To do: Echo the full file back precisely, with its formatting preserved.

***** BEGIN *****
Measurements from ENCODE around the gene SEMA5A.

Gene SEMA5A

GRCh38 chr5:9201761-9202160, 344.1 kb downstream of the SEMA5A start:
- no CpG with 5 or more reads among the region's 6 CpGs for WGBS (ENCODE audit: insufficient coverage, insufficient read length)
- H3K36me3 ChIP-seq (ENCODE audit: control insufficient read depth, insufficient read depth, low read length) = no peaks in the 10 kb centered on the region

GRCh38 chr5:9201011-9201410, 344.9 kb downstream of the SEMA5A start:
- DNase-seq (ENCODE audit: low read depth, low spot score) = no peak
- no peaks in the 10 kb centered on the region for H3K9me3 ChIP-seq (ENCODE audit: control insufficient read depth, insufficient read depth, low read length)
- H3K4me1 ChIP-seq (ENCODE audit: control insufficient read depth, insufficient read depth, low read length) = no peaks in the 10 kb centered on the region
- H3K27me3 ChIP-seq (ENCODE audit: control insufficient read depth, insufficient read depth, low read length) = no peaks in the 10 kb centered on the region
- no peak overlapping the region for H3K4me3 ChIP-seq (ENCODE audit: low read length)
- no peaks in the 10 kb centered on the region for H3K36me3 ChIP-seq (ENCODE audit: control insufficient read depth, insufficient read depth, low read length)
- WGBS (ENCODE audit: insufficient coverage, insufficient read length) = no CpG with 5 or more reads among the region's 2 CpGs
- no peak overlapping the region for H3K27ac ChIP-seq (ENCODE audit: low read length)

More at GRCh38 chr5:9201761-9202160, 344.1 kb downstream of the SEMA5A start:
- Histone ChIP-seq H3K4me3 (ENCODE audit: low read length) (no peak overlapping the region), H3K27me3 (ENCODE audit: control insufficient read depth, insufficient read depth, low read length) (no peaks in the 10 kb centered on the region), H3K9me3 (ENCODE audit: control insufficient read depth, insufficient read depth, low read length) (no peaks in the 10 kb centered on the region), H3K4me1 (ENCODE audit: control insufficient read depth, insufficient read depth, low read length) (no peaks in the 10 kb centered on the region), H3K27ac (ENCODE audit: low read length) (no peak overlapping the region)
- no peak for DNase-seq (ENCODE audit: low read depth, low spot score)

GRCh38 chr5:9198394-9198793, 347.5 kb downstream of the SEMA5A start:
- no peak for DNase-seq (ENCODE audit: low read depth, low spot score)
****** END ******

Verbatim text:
Measurements from ENCODE around the gene SEMA5A.

Gene SEMA5A

GRCh38 chr5:9201761-9202160, 344.1 kb downstream of the SEMA5A start:
- no CpG with 5 or more reads among the region's 6 CpGs for WGBS (ENCODE audit: insufficient coverage, insufficient read length)
- H3K36me3 ChIP-seq (ENCODE audit: control insufficient read depth, insufficient read depth, low read length) = no peaks in the 10 kb centered on the region

GRCh38 chr5:9201011-9201410, 344.9 kb downstream of the SEMA5A start:
- DNase-seq (ENCODE audit: low read depth, low spot score) = no peak
- no peaks in the 10 kb centered on the region for H3K9me3 ChIP-seq (ENCODE audit: control insufficient read depth, insufficient read depth, low read length)
- H3K4me1 ChIP-seq (ENCODE audit: control insufficient read depth, insufficient read depth, low read length) = no peaks in the 10 kb centered on the region
- H3K27me3 ChIP-seq (ENCODE audit: control insufficient read depth, insufficient read depth, low read length) = no peaks in the 10 kb centered on the region
- no peak overlapping the region for H3K4me3 ChIP-seq (ENCODE audit: low read length)
- no peaks in the 10 kb centered on the region for H3K36me3 ChIP-seq (ENCODE audit: control insufficient read depth, insufficient read depth, low read length)
- WGBS (ENCODE audit: insufficient coverage, insufficient read length) = no CpG with 5 or more reads among the region's 2 CpGs
- no peak overlapping the region for H3K27ac ChIP-seq (ENCODE audit: low read length)

More at GRCh38 chr5:9201761-9202160, 344.1 kb downstream of the SEMA5A start:
- Histone ChIP-seq H3K4me3 (ENCODE audit: low read length) (no peak overlapping the region), H3K27me3 (ENCODE audit: control insufficient read depth, insufficient read depth, low read length) (no peaks in the 10 kb centered on the region), H3K9me3 (ENCODE audit: control insufficient read depth, insufficient read depth, low read length) (no peaks in the 10 kb centered on the region), H3K4me1 (ENCODE audit: control insufficient read depth, insufficient read depth, low read length) (no peaks in the 10 kb centered on the region), H3K27ac (ENCODE audit: low read length) (no peak overlapping the region)
- no peak for DNase-seq (ENCODE audit: low read depth, low spot score)

GRCh38 chr5:9198394-9198793, 347.5 kb downstream of the SEMA5A start:
- no peak for DNase-seq (ENCODE audit: low read depth, low spot score)